Economic Progress

This is how to get more girls into school in Afghanistan

Sebastien Turbot
Curator and Global Director, World Innovation Summit for Education
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Economic Progress

This article is published in collaboration with Forbes.

It’s education, not guns that transform a society, says Dr. Sakena Yacoobi, founder and executive director of the Afghan Institute of Learning, an Afghan women-led NGO. On November 4, 2015, Dr. Yacoobi received the 2015 WISE Prize for Education during the 7th World Innovation Summit for Education in Doha, Qatar.

Fondly known as Afghanistan’s mother of education, the 2015 WISE Prize for Education Laureate has spent decades working persistently to rebuild her country’s educational landscape, devastated by decades of war. Her organization, Afghan Institute of Learning, has benefitted nearly 12 million people since its foundation in 1995.

A recent Brookings paper paints optimistic prospects for children in Afghanistan. Indeed much progress has been made since the fall of the Taliban in 2001. However, vast grounds remain to be covered. Persistent gender disparity, lack of infrastructure, shortage of qualified teachers, cultural barriers continue to keep more than three million children, the majority of which are girls, out of school.

But all hope is not lost. New and creative solutions are slowly but steadily breaking down these age-old challenges. A legion of courageous Afghan women – like Dr. Yacoobi – are leading a silent revolution to transform society through education.

151119-girls education gender Wise Qatar

A clampdown on education and health programs by the Taliban in the mid-1990s did not deter Dr. Yacoobi from pursuing her ambition to educate and empower Afghan women and children. The demure but intrepid soldier of social change launched Afghan Institute of Learning (AIL) in 1995 that eventually supported underground home schools for thousands of girls amid a stringent ban on girls’ education.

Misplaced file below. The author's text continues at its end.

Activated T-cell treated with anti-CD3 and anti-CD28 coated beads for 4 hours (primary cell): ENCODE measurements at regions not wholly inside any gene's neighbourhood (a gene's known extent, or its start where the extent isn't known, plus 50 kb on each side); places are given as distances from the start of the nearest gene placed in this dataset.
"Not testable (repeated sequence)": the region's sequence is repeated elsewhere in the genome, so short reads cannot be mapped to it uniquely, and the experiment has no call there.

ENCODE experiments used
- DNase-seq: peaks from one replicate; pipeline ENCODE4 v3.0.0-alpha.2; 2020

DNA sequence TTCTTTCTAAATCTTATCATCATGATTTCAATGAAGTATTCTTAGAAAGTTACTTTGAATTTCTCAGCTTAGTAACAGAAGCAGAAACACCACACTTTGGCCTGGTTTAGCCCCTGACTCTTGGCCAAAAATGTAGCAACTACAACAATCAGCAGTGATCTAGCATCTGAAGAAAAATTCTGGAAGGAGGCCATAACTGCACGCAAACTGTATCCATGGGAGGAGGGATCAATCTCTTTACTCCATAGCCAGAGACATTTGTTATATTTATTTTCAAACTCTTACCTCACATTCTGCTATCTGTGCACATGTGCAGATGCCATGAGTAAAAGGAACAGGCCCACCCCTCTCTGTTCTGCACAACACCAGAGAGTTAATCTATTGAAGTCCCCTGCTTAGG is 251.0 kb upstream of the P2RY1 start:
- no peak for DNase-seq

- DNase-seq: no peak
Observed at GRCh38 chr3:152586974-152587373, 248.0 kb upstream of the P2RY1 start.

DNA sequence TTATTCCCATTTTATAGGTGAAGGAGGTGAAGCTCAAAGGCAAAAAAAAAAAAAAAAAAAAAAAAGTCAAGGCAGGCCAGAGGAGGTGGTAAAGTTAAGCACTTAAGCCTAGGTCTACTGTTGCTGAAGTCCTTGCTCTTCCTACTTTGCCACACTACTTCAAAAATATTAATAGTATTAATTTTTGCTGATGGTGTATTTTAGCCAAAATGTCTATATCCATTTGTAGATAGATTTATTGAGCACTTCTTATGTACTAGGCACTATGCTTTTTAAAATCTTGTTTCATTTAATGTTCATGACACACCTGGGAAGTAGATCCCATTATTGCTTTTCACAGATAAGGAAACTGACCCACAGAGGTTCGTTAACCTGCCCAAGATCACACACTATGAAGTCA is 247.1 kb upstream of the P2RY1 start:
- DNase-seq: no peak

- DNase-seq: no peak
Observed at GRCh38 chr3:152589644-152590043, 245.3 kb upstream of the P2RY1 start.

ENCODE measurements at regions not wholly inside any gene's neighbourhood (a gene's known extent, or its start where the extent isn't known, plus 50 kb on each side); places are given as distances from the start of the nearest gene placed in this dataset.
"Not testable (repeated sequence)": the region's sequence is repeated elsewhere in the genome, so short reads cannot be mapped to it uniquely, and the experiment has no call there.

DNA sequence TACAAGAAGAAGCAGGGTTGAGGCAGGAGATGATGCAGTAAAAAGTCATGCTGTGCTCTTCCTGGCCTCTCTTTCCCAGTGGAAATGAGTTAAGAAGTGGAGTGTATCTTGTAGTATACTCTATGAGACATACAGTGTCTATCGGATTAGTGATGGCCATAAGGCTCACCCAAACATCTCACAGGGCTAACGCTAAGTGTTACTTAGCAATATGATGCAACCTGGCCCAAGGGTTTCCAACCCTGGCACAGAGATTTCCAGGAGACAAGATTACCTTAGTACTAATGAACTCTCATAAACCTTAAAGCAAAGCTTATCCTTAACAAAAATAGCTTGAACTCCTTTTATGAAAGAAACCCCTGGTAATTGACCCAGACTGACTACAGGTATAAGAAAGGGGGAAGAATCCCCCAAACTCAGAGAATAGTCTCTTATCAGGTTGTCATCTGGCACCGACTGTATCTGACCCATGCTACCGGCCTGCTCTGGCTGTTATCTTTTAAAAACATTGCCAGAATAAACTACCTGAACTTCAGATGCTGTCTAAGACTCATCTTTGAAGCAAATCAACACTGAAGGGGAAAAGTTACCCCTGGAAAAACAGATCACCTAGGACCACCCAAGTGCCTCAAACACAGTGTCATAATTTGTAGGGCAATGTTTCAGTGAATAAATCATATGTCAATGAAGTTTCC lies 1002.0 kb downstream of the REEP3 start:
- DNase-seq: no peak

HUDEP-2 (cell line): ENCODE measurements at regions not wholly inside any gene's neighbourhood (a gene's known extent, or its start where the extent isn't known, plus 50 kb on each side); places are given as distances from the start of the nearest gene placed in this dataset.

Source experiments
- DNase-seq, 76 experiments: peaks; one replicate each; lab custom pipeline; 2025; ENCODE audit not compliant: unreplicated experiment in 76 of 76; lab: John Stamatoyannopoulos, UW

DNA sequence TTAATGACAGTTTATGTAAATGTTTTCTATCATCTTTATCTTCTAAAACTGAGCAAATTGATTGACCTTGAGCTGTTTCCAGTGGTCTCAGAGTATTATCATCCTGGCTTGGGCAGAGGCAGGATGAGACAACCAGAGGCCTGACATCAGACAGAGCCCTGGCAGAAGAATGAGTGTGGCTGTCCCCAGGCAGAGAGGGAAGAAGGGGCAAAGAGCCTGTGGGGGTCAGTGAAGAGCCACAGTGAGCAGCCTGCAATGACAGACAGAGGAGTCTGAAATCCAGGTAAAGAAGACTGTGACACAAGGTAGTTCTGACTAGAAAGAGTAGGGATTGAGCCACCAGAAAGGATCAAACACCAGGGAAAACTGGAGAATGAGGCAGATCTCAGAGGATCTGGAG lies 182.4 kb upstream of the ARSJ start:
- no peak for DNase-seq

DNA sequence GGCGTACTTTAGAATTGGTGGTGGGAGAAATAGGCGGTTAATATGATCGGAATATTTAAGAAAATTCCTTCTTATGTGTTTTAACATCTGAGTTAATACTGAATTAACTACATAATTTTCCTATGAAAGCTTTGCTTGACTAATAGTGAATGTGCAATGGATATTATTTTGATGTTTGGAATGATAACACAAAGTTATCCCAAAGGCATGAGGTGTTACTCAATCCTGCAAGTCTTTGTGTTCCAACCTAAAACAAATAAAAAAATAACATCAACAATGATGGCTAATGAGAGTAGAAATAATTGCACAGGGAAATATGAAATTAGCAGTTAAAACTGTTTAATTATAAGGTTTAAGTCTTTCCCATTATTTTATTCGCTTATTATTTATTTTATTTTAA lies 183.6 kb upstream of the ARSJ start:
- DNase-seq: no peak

Shabana Basij-Rasikh is a product of such a school. As a child, Basij-Rasikh would dress as a boy to walk through the streets of Kabul to sit in a secret classroom for girls, housed in living rooms of courageous volunteers. Today she is a young change maker who co-founded School of Leadership, Afghanistan (SOLA), the country’s first boarding school for girls in 2008. She is determined to revamp the country’s archaic education system in order to cultivate strong well-qualified leaders, the best in the history of Afghanistan. And for this dream to turn into a reality, Afghans girls must rise.

In comparison to other not-for-profit-organizations, SOLA is in nascent stages but has opened a big window of opportunities for young Afghan women. The organization offers higher education preparation courses and helps graduates get into universities around the world.